LONDON: Britain’s NatWest bank said Friday that it surged back into annual profit last year as the economy recovered from Covid, and forecast it stands to gain from rising interest rates.
The lender, which is majority-owned by the government, said in a statement that net profit hit £2.95 billion ($4 billion, 3.5 billion euros) in 2021.
That contrasted sharply with a loss of £753 million the prior year, when it set aside £3.2 billion in provisions to cover potential fallout from the Covid-19 pandemic.
As the UK economy bounced back on easing Covid restrictions, the bank said Friday it was able to release almost £1.3 billion from those provisions.
NatWest is the first of Britain’s major banks to publish annual results.
“NatWest Group delivered a strong performance in 2021,” said chief executive Alison Rose.
The decision to release some of the provisions reflected “an improvement in the economic outlook and a low level of defaults”.
NatWest last year also cut costs by £256 million, while £3.8 billion was redistributed to shareholders via dividends and buybacks.
Some £1.7 million of that cash was handed to UK taxpayers, who own just over 50 percent of the lender.
Amid heightened anxiety among Britons over the soaring cost of living as inflation surges, NatWest increased its total payout in annual staff bonuses by around 50 percent to £298 million, slightly below its pre-pandemic level.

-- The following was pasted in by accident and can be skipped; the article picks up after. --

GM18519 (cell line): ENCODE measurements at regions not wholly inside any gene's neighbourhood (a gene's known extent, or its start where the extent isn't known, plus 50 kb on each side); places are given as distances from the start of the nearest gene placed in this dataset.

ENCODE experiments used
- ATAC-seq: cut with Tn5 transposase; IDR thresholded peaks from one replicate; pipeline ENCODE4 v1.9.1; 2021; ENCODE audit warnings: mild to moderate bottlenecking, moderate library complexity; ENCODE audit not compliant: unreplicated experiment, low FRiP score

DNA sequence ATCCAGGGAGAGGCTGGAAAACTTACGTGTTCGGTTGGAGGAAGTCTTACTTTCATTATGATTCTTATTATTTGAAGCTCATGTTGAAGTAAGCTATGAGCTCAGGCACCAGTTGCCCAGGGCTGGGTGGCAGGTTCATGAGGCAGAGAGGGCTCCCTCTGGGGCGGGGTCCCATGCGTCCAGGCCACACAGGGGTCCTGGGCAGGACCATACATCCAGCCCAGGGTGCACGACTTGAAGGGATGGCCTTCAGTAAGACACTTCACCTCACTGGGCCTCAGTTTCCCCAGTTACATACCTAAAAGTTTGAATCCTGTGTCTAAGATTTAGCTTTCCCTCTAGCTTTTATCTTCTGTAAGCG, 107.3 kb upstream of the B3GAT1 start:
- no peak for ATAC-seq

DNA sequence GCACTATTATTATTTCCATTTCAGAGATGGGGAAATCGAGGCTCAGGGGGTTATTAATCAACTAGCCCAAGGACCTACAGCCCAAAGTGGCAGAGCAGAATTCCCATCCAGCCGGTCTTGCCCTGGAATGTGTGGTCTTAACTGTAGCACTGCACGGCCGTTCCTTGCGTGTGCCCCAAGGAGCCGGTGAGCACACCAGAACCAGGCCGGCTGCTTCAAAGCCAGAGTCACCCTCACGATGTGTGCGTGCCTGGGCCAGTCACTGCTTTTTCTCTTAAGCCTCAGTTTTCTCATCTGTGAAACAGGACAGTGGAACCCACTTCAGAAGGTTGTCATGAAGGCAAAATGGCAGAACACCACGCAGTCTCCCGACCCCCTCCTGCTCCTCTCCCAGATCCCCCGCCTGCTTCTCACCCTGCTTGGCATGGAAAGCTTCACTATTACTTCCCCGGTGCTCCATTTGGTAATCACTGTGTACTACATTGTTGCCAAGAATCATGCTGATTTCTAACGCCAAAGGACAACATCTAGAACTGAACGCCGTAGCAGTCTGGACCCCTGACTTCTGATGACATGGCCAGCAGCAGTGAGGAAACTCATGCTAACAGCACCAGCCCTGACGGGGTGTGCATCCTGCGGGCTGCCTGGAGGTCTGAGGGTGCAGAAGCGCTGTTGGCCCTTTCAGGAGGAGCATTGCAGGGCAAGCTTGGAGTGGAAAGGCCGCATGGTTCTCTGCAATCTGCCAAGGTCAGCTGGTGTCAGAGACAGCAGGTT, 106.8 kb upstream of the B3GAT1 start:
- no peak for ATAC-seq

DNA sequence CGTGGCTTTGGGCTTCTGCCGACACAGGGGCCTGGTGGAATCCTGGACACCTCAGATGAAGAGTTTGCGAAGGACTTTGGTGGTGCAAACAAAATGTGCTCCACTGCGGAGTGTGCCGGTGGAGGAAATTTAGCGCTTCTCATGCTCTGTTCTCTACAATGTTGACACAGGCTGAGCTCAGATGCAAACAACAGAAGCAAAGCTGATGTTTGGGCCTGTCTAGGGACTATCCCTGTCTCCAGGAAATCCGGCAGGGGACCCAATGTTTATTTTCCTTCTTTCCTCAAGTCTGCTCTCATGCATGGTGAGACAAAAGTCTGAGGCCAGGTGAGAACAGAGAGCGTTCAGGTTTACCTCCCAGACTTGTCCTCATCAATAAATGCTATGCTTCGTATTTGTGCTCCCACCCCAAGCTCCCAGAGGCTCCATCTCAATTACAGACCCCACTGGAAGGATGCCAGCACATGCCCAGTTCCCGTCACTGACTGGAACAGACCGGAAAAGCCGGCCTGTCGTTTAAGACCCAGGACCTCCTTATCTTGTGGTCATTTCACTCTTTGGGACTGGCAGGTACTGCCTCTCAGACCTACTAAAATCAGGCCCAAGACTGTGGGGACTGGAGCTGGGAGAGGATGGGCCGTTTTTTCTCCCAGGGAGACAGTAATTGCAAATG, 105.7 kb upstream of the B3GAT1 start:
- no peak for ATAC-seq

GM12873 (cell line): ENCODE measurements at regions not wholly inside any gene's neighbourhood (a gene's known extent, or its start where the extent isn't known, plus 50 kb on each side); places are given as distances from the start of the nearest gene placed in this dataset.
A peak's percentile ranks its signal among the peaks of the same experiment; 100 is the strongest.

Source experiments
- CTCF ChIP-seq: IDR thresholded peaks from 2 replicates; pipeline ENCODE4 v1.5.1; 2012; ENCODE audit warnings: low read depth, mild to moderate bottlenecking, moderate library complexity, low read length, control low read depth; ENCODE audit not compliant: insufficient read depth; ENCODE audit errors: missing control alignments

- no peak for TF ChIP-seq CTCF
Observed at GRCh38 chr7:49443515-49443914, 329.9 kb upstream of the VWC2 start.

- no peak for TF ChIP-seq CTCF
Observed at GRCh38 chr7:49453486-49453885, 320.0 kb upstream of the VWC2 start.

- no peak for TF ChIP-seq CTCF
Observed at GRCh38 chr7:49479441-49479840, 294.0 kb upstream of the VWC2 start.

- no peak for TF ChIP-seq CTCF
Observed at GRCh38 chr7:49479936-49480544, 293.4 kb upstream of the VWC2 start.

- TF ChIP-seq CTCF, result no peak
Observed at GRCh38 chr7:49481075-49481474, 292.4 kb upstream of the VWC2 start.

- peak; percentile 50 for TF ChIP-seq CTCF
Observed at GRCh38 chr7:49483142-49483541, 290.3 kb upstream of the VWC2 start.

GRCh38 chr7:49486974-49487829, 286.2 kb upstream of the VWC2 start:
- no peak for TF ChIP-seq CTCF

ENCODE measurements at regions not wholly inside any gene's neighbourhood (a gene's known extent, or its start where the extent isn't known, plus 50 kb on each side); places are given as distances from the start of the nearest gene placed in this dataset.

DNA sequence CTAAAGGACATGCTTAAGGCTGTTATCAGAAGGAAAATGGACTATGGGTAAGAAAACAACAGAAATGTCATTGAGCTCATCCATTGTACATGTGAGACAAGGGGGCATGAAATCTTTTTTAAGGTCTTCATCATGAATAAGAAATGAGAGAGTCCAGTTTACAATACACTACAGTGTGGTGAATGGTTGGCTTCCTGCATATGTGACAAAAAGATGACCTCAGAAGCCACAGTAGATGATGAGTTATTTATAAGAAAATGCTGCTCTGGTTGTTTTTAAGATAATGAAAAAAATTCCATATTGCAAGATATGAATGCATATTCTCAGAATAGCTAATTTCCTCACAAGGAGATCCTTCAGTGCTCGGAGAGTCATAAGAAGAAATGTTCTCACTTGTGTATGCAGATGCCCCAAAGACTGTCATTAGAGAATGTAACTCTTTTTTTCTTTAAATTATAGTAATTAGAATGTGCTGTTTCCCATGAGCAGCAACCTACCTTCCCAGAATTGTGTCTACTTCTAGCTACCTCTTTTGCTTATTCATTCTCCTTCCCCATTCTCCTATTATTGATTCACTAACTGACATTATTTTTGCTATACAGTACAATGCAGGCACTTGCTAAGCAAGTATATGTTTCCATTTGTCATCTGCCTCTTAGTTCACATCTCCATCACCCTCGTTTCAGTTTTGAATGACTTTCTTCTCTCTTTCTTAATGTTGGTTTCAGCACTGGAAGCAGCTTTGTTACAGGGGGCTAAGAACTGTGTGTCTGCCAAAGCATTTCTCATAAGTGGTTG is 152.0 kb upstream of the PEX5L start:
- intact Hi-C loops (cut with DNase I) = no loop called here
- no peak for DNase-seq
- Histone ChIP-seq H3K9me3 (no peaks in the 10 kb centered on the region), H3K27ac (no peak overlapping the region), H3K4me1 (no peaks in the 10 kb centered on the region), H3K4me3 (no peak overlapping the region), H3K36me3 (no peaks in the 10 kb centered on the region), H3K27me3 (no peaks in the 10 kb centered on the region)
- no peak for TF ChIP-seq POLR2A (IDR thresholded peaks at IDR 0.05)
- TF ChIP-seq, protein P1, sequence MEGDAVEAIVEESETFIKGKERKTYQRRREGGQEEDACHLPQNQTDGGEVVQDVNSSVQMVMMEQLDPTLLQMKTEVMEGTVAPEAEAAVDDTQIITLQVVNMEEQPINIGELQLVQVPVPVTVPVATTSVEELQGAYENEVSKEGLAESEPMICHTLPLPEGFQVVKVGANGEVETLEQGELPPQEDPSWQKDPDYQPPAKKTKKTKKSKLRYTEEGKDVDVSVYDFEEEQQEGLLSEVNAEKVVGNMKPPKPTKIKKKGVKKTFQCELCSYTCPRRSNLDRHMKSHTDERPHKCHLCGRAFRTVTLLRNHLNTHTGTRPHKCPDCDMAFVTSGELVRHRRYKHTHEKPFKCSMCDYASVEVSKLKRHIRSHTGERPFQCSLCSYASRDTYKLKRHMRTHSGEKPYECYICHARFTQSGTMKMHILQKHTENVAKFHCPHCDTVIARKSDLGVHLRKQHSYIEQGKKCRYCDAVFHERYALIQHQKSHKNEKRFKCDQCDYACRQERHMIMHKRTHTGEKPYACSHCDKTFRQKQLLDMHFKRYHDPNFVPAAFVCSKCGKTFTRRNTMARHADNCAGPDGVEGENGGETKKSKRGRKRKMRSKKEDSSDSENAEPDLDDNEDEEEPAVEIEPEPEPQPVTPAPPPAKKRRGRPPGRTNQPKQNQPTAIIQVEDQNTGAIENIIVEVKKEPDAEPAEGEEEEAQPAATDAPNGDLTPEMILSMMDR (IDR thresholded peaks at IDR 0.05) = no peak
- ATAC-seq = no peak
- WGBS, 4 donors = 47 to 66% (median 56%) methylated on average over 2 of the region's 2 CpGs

Rose acknowledged that Britain’s banks stood to gain from rising UK borrowing costs this year.
The Bank of England this month lifted its main interest rate for the second time in a row in a bid to bring down inflation, which is rising faster than workers’ wages.
UK inflation surged to a 30-year high of 5.5 percent in January, official data showed this week, adding pressure to the cost of living and on the BoE to keep raising rates.
Rising interest rates benefit savers and boost banks’ bottom lines.
However, they also push up loan repayments, dealing a major problem in particular for governments that borrowed vast sums to prop up economies during the pandemic.
“We do benefit from higher interest rates,” Rose told Bloomberg television.
Despite the return to profit, NatWest’s share price sank 2.4 percent to 234.60 pence in Friday afternoon trading on the London stock exchange, while the rest of the market was flat.
“Today’s numbers are more good news for the taxpayer-funded bank, which after years of patchy performance is now a net contributor to the public purse,” noted CMC Markets UK Michael Hewson.
“The payment of bonuses is likely to be a hot-button issue for the bank, given the challenges being faced by the UK economy,” he warned.
Formerly known as Royal Bank of Scotland, NatWest remains majority owned by the UK government after its rescue at the height of the global financial crisis in 2008. Fellow UK heavyweight banks Barclays, HSBC and Lloyds will publish their annual results next week.